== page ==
Tips and Tricks when Climbing with Apple Watch
Climbing is a great sport. And Apple Watch is a great fitness tracker. It even provides built-in capabilities to track climbing activities – even though this is only very basic and just provides duration, heart rate, and calories for each climbing workout:
The right App for Climbing & Bouldering
With the integrated workout app only providing very basic statistics I started to work on my own fitness tracking app “Redpoint” (free download) — specifically built for climbing. I was surprised that nobody though about that so far: Since Series 3, Apple Watch features an integrated barometric sensor, which provides detailed air pressure data. With this information, I’ve been able to calculate the ascended distance and detect when a person starts to climb, reaches the top, and comes back down. This already gives us so much more interesting data about our climbing activities. But there’s more: I quickly integrated all sensors that are available in the Apple Watch to enrich each climbing session: calories, heart rate, movement data. This all helps to provide the best data to my users.
Logbook: Tick types and Difficulty Grades
For climbers who want to keep track of their climbing history it’s not only important to keep track of the number of routes, altitude, and heart rates during each climb; even more important is the difficulty grade and the tick type.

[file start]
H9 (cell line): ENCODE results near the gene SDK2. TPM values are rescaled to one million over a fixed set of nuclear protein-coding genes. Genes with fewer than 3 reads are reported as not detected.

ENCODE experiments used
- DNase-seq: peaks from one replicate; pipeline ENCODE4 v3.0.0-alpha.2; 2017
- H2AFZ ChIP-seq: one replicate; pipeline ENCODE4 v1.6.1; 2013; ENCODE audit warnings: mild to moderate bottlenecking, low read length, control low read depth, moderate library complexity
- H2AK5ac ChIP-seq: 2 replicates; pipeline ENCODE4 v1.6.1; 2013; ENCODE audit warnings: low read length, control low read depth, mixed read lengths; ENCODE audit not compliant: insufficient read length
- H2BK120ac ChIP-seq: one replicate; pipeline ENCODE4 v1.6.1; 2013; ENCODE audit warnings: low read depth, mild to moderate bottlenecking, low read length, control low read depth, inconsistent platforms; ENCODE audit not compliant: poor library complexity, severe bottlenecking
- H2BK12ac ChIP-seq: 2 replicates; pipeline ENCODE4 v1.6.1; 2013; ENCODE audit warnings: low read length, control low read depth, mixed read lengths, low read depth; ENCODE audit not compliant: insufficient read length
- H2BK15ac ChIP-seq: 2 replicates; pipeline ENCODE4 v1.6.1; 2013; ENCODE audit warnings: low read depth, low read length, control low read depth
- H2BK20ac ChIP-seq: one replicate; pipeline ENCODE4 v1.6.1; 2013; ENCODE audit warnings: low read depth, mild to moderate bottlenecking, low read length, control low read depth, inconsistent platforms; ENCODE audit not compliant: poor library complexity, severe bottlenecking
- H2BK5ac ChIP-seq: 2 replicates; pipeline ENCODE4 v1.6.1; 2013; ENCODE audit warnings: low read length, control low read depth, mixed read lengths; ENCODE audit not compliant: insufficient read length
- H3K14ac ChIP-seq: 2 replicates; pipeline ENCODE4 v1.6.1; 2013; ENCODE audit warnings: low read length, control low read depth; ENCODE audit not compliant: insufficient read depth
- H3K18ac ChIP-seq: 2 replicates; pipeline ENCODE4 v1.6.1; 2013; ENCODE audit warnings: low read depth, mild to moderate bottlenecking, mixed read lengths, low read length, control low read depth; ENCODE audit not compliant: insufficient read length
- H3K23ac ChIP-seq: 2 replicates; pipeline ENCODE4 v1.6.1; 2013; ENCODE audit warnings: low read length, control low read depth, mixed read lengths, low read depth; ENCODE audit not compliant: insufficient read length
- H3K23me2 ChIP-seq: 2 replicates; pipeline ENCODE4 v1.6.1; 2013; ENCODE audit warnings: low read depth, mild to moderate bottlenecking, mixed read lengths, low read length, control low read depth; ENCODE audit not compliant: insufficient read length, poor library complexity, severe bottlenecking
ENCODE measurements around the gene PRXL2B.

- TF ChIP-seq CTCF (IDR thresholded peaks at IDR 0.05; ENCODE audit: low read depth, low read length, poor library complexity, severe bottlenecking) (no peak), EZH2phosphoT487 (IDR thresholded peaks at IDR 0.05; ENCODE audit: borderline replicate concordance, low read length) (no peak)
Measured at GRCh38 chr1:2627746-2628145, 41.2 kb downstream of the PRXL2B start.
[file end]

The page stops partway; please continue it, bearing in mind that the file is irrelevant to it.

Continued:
Redpoint features an extensive list of integrated grading systems from all over the world:
- Hueco (V-Scale)
- UIAA (6-, 6, …)
- French (4a, 4b, …)
- YDS Yosemite (5.11a,…)
- Fontainebleau (6A+,…)
- Aid Scale (A1 - A6)
- French Alpine (PD, AD,…)
- Smith / Fletcher (1 - 5)
- Kurt Schall (A, B,…)
- Saxon Grades (I, II, …)
- British Trad (Mod, Diff…E1,E2)
- British Technical (3c, 4a, …)
- Ewbanks (1…35)
- WI numeric scale (WI2, WI3, …)
- M numeric scale (M1…M14)
Redpoint also allows users to create their own, custom grading scales. Many bouldering gyms don’t comply to any standards but invented their own color-coded grading scale instead.
Tick types give more details about the type of ascent: was it my first attempt? Did I send the route first try (flash)? Did I watch someone doing it before? All of this is important information which is tracked in Redpoint:
- Failed Attempt
- Red point
- Pink point
- Ground up red point
- Green point
- All free with rest
- Hang dog
- Lead solo
- …and more depending on the climbing activity
Supported Climbing Activities
Redpoint supports a wide variety of climbing activities:
- Top Rope
- Sport Climbing
- Trad Climbing
- Multi Rope (Alpine)
- Ice Climbing
- Free Solo
- Aid Climbing
- Via Ferrata
For ascent-based activities, such as lead top-roping or bouldering the app measures the activity based on ascents. For activities, that are more about one long ascent (e.g. Via Ferrata, Multi Rope, Hiking) the total ascended distance is measured instead and tagged on a GPS map.
Short Term Stats